From sewage and compost to viable fuel
An Environmental Problem
To halt climate change, the UN has said “unprecedented change” will be required in all aspects of society , both on a social and on a global level
Fossil fuels on our environment is a big deal!
The European Commision has pledged that the EU will cut greenhouse gas emissions to 80% below 1990 levels by 2050.
Our future and the future of our grandchildren are dependent on us to make this change
A solution – faecal fuel
Spanish company Ingelia has developed a biocarbon fuel called biochar – made using sewage, as a much cleaner energy source to traditional coal.
Biochar burns like coal but the actual production is carbon neutral – and it has a considerably lower production of harmful wastes such as nitrogen, sulfur, and chlorine.
By turning organic waste into a biocarbon that doesn’t emit CO2 or other pollutants when produced, Ingelia may have just found a much more sustainable energy source than traditional coal.
How they do it
Ingelia treats waste matter such as sewage with high pressure and heat to produce its biochar fuel.
“We use the organic collection of trash, the organic portion of municipal waste, sewage from treatment plants, and even waste from gardening. We take this waste and unfer specific pressure and temperature conditions, 20 bars and 200ºC, we dehydrate the organic matter and siphon off the humid matter in liquid form,” explained the CEO Maria Hernandez
“In other words, we concentrate 95% of the carbon in the waste.”
During Ingelia’s thermochemical conversion process (known as hydrothermal carbonisation), harmful wastes such as nitrogen, sulfur, and chlorine are, for the most part, siphoned off in the residual liquid.
The result, after an eight-hour process, is a solid, dry, cylindrical material that could replace fossil-derived carbon fuel.
The bad smells produced as a byproduct of the composting process are avoided by containing the treatment of the waste matter in a closed tank, allowing plants to be situated closer to population centres.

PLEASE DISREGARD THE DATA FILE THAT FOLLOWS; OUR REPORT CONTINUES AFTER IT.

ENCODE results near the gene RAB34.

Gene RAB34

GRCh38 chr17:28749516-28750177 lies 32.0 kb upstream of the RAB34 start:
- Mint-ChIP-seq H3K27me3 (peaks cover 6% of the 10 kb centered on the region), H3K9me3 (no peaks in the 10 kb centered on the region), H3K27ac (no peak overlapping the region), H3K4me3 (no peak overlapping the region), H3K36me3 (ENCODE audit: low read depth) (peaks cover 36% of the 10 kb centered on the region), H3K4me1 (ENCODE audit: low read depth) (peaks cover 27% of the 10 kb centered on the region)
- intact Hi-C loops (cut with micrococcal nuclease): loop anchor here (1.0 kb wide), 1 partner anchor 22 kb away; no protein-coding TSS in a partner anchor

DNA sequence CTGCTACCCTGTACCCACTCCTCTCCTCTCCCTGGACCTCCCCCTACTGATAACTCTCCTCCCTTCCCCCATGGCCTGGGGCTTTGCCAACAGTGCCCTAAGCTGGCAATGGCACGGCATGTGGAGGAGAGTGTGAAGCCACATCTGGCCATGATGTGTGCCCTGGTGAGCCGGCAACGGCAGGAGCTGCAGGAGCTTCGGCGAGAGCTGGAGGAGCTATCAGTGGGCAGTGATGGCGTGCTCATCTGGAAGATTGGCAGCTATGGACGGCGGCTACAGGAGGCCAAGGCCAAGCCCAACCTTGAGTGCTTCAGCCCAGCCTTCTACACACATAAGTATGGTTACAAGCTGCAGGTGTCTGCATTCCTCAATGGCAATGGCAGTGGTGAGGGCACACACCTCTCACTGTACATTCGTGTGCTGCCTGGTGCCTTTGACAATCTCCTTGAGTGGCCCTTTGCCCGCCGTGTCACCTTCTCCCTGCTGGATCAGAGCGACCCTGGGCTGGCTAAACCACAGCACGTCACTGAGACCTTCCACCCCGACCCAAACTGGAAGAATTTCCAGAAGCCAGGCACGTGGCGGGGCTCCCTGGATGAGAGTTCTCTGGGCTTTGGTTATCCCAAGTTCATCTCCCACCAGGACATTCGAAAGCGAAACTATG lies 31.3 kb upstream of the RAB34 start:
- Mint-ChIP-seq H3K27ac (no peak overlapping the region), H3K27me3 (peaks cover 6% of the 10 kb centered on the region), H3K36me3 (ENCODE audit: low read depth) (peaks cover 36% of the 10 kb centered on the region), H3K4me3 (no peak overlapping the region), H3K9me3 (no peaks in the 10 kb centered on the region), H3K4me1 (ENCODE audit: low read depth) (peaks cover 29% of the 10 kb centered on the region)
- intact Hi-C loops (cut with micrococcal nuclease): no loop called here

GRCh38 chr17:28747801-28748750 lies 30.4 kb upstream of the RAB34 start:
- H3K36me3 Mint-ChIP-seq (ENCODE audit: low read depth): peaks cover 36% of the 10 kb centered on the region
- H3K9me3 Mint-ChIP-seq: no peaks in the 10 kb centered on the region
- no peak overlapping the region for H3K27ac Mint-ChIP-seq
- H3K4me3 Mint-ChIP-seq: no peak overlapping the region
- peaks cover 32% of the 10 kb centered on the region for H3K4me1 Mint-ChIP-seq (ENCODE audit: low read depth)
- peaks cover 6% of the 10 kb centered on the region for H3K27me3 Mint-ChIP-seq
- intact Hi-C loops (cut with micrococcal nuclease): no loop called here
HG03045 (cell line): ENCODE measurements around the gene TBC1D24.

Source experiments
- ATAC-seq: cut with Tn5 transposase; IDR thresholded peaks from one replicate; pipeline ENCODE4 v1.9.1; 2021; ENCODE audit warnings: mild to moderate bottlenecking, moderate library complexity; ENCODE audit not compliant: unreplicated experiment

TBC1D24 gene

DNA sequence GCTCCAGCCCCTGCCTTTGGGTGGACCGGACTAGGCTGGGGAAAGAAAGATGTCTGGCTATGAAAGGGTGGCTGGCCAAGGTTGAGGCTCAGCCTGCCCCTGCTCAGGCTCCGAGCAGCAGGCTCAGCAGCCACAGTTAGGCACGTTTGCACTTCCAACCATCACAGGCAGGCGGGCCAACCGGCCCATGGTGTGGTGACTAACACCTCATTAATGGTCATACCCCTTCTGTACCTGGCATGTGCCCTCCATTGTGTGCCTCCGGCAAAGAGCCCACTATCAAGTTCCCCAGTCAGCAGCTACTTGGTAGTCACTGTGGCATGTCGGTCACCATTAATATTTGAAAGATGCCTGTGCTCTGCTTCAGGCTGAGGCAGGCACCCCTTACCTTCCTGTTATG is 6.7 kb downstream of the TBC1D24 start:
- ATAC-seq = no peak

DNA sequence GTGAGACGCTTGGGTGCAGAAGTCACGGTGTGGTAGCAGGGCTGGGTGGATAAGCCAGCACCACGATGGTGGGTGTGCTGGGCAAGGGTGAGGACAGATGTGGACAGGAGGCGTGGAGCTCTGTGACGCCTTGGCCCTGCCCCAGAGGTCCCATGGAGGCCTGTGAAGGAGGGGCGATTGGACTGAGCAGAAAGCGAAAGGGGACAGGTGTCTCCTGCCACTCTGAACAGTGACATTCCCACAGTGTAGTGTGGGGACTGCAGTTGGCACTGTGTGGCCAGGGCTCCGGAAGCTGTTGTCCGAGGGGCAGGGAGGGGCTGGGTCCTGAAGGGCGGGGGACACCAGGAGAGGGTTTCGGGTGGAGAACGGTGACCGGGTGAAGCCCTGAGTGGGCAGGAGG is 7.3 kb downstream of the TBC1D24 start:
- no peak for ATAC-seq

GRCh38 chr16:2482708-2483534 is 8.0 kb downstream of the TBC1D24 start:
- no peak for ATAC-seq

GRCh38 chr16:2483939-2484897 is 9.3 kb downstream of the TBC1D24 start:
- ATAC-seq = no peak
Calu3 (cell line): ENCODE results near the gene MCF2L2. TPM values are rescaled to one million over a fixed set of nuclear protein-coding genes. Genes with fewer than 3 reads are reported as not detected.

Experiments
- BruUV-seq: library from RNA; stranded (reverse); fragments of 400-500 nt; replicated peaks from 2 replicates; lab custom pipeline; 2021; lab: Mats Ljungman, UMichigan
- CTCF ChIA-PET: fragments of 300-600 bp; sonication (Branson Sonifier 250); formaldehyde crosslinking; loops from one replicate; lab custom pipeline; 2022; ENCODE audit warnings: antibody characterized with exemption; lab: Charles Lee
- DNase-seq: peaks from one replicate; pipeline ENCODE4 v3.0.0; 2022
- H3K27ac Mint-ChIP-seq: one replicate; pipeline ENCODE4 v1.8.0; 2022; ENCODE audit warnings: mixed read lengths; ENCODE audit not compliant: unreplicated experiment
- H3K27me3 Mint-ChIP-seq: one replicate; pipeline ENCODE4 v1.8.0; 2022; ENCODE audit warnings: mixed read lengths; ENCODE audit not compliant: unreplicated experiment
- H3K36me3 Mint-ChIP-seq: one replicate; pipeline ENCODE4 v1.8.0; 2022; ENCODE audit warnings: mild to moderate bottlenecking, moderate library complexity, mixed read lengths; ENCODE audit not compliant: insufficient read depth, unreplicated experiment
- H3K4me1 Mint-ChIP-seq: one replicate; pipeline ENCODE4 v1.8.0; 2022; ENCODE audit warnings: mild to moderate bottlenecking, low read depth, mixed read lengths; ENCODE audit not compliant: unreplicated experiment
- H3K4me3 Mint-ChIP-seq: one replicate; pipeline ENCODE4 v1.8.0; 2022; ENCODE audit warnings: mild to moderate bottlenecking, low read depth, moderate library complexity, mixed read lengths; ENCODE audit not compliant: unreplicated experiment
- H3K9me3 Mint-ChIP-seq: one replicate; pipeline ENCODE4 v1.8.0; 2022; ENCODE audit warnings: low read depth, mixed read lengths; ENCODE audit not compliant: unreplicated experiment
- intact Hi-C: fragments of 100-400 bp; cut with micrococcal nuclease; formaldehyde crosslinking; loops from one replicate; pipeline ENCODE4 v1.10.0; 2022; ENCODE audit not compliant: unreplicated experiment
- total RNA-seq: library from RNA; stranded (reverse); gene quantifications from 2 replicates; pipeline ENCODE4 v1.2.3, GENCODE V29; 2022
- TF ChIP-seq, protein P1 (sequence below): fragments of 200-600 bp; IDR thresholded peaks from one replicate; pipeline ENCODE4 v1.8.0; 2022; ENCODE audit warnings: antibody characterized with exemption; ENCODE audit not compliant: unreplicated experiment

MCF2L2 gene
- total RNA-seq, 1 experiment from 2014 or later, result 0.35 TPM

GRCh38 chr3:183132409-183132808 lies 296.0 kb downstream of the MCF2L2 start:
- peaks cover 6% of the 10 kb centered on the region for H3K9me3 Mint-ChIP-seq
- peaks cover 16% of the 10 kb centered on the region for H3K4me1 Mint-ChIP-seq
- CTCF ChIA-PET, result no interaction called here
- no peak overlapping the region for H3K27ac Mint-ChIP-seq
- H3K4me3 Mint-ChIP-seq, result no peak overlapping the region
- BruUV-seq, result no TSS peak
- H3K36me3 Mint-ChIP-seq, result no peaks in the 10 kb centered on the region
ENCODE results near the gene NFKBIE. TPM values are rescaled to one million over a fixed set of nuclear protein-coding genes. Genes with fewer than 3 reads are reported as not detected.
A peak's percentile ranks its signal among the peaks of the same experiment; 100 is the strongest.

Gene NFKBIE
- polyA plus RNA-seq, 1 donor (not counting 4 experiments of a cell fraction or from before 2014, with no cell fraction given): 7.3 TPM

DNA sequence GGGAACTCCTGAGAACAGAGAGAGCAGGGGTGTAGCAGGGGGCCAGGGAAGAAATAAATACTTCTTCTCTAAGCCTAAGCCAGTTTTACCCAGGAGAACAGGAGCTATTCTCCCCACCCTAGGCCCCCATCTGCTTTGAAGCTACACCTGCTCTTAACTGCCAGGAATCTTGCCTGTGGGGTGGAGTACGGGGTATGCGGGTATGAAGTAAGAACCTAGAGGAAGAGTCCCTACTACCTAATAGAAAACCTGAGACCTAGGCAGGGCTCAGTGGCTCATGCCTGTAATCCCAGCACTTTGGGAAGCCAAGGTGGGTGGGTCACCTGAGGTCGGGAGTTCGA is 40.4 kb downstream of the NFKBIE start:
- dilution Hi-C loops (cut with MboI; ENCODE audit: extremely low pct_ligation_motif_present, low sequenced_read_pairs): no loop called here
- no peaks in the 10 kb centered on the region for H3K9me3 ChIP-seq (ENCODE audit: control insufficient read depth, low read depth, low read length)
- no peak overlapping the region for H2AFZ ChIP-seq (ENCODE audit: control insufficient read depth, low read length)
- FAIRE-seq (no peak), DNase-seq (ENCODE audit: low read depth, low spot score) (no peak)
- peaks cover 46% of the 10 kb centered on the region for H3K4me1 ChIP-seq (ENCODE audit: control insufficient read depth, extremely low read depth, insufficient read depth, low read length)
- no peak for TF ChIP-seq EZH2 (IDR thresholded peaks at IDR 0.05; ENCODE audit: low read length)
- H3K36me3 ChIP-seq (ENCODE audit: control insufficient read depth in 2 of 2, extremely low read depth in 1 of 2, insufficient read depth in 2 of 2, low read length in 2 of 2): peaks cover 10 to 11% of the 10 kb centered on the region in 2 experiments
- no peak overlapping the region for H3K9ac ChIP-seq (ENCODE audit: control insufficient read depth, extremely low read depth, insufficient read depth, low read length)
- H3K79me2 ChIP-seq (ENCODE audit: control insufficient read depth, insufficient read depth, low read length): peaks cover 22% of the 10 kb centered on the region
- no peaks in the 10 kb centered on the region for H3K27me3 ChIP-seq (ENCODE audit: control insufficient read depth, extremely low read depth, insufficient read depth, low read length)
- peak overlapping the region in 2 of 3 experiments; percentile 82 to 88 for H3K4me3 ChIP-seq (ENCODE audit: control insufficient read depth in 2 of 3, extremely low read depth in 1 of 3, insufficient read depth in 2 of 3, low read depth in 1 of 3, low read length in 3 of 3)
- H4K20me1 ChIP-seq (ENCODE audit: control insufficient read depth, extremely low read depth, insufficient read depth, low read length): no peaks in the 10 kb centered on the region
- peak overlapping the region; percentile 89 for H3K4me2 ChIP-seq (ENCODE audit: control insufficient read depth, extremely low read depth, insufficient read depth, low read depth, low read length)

“It has the same calorific value and combustion structure,” said Hernández. She added: “Compared with a standard composting or a biogas plant where the process takes around 30 days, the timescale for our method is as little as eight hours.”
The founder – Maria Hernandez
From small beginnings in Valencia to international expansion.
Hernández’ determination earned the Ingelia co-founder and CEO a nomination in the Women’s category for the European Institute of Innovation and Technology (EIT) awards, presented earlier this month at its annual conference in Budapest.
Ingelia has already outsourced this process to their waste plants in Spain, the UK and Italy. In fact, Italy’s largest sewage manager has also implemented the process in their Tuscany plant where they treat 80,000 tons of sewage per year and the Belgian town of Oostende too is set to have a plant that treats 20,000 tons of organic waste matter with four reactors.
Hernández said their cleaner fuel could replace 220,000 tons of coal per year by 2022.
Last year the company had sales of $2.29 million and is looking to raise $3.44 million.
Projections are $28.4 million in turnover next year and up to $107 million for 2022.
Hernández added that her company is currently in negotiations with the majority of waste management companies in Spain.
Uses of Biochar
It could be used to work batteries, or even to produce specific materials such as biopolymers, possibly for producing plastics or perhaps as substitutes for peat in soil
Maria enthusiastically shares with us her 2022 vision
“With our process, by 2022 we’d be able to replace 220,000 tons of coal per year and avoid the emission of half a million tons of CO2 into the atmosphere,” adding that the company was planning to capture 3% of the European waste management market.
Source Business Insider España. Copyright 2018.Posted on February 2, 2019